Integrating Security Systems with Smart Home Hubs

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Hi DIYers! If you have a smart home setup, then you know how exciting it is when you add a new smart device. Now you have brand-new equipment that you can integrate into smart scenes and control from anywhere! But what about the central hub that serves as the "brains" of the setup?

The smart home hub is the unsung hero of a smart home network. The way that it works is that all smart home devices will connect with the hub. Whenever a command is sent out for one or more smart home devices, it will pass through the hub first. In that sense, the hub is what connects all of the devices in the network together. So without a hub, a true smart home network will not be possible.

What makes a smart hub unique is that it communicates with multiple types of wireless protocols. This should not be confused with a bridge, which only communicates with one type of wireless protocol. An example is the Lutron Caseta Smart Bridge, as it will only send commands to devices running the Lutron protocol (Clear Connect). That's not to say that bridges can't represent a useful part of a smart home setup. There are many great protocols that are operated through some type of smart bridge. But having a dedicated central hub can make controlling your smart home devices as easy as possible.

Naturally, it makes sense that many users want to integrate their alarm systems into their smart home networks. This way, they can have certain smart home devices respond to predetermined security events. An example could be having smart lights turn on automatically when a user walks into a room and sets off a motion detecting sensor. This type of setup is has become a reality for many users in recent years, as smart home technology continues to grow and evolve.

Unfortunately, it isn't as simple as just taking any security system and any smart home hub and having them suddenly work together. There are many compatibility issues and rules that must be kept in mind when integrating an alarm system into an existing smart home network. Some smart home hubs are easier to work with than others. And as this type of technology is still fairly new, there are still some issues to be worked out. But the beauty of integrating a security system with a primary smart hub, or even using the security system itself as the smart hub, is that it will facilitate a true connection between smart home devices and security devices.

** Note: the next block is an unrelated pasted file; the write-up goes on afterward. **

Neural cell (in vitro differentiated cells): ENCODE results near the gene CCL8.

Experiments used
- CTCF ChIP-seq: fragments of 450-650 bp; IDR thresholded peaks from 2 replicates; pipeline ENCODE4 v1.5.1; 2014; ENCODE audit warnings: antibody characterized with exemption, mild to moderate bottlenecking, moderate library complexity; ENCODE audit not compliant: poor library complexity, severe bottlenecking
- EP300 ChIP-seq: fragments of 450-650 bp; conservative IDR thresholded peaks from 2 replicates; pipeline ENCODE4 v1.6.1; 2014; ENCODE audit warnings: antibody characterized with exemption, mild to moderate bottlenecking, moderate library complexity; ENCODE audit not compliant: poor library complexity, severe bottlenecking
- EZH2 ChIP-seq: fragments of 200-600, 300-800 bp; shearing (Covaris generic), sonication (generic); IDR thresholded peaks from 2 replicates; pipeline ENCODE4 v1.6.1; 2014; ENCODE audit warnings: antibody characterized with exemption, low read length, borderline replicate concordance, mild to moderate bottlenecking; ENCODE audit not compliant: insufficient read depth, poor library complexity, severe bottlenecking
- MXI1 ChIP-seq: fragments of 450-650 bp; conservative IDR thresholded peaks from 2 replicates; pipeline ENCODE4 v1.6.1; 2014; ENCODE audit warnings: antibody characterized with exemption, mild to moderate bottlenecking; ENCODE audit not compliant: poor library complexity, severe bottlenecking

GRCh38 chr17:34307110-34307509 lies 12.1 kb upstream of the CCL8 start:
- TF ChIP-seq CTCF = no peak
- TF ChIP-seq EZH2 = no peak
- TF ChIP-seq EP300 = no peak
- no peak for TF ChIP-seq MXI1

We have already seen many users experience great success in using the Honeywell Lyric Controller as a secondary Z-Wave controller with a Samsung SmartThings Hub or as an integrated device with Apple HomeKit. In these situations, SmartThings or HomeKit will serve as the primary home automation controller. However, the user will still be able to have their Z-Wave devices respond based on actions taken by the Lyric. This could involve adjusting the thermostat automatically when a sensor is triggered or having a door lock itself when the system is armed. But keep in mind that the system may not be able to interact with every wireless protocol that is supported by the primary hub.

Many users are fine with having the security system itself serve as the primary hub for their smart home devices. Depending upon the wireless protocols involved, this can work quite well. For example, both the Qolsys IQ Panel 2 Plus and 2GIG GC3 Systems are Z-Wave Plus controllers that can be used as hubs for security devices and Z-Wave devices. When doing this, a user can control their Z-Wave devices directly through the panel or through the service. The Mobile App will even allow users to operate their Z-Wave devices from virtually anywhere in the world. The weakness here is that the user will be limited to using only wireless protocols that are supported by the alarm system. This might not be as many protocols as a dedicated home automation hub like Samsung SmartThings.